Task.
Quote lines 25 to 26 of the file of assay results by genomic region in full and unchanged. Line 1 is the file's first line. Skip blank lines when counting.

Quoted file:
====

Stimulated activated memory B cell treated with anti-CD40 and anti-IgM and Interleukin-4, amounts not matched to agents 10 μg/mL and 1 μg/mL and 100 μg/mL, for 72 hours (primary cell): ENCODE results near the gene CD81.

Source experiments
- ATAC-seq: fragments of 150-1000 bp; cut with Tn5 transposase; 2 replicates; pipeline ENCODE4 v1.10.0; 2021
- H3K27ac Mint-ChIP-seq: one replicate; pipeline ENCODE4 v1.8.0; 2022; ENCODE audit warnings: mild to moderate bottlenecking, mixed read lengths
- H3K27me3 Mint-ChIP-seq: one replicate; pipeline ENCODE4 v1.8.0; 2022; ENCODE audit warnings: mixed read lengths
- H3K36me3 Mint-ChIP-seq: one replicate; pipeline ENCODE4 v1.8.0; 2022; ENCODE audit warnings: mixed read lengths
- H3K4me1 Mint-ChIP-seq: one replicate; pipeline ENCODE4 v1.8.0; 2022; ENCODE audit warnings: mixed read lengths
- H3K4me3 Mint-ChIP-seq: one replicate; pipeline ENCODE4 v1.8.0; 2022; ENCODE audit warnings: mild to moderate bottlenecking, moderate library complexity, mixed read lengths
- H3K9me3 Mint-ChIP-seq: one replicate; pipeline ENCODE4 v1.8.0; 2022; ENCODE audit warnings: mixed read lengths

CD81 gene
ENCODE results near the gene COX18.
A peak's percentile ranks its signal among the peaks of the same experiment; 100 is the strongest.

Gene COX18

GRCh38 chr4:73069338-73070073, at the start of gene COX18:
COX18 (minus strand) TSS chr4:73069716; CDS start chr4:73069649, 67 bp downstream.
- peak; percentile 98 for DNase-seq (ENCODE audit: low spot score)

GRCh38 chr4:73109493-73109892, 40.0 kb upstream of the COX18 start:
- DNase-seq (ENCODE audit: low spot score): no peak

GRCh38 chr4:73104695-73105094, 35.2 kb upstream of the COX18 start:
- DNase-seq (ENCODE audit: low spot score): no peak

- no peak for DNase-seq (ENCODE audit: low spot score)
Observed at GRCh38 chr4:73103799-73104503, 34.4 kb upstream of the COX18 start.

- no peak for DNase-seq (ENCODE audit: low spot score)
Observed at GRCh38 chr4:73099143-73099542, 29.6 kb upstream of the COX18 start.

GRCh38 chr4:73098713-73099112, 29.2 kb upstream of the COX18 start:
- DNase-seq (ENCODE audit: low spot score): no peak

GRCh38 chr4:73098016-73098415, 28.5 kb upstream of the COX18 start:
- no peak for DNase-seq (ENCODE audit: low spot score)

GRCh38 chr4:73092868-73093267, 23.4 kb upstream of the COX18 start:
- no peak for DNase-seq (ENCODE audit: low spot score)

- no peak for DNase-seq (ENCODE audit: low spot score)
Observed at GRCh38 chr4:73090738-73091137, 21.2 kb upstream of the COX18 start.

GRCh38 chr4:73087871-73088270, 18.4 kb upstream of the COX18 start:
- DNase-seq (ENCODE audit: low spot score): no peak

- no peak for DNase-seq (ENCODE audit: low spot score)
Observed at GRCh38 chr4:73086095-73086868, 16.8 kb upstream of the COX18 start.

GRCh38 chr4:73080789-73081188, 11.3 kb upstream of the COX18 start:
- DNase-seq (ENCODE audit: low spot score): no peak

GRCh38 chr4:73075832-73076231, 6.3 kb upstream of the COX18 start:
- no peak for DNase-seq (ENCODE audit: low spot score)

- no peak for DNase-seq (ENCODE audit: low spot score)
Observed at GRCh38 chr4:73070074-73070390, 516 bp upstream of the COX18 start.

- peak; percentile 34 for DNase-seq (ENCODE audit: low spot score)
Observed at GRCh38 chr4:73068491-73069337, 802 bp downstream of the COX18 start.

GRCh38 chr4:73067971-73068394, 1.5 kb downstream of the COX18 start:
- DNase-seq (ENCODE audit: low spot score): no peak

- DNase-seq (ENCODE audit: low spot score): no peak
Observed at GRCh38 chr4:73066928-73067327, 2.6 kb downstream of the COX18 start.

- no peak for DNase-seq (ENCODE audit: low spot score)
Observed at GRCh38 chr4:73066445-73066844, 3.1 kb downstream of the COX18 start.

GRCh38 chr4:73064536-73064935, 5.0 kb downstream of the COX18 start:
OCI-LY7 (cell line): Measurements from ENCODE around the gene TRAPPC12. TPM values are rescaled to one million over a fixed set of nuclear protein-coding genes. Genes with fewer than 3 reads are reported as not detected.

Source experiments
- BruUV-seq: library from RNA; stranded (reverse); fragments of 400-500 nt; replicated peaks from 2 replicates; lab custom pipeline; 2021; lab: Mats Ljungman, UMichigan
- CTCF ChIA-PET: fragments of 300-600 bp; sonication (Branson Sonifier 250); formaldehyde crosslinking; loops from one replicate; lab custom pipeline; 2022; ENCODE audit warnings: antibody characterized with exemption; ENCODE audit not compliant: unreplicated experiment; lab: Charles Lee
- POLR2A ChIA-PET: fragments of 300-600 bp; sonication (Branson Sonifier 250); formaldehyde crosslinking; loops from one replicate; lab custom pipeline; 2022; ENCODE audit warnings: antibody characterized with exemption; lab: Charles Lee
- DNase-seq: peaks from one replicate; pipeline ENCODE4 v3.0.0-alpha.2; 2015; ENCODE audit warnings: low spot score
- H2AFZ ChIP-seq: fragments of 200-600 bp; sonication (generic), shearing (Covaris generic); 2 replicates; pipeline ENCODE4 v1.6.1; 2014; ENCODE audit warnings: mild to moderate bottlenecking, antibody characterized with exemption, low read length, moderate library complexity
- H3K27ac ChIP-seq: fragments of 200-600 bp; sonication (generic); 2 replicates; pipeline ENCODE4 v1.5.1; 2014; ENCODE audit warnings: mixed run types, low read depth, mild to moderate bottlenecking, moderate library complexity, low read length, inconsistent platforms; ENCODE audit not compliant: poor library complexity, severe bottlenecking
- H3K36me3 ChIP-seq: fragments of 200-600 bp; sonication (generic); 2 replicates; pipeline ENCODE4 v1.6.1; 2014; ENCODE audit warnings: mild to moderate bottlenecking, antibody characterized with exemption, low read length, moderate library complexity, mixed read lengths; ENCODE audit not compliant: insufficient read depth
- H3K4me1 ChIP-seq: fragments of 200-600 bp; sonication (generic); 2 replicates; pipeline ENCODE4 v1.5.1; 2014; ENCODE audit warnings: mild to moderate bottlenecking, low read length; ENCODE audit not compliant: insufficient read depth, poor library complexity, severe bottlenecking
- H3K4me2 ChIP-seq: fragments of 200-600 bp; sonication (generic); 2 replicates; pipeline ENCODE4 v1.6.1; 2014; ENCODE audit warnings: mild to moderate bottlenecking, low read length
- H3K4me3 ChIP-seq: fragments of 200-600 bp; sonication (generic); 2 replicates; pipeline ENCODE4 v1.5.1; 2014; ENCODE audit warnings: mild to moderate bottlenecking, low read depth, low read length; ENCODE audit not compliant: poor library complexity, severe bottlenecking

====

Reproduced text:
GRCh38 chr4:73098713-73099112, 29.2 kb upstream of the COX18 start:
- DNase-seq (ENCODE audit: low spot score): no peak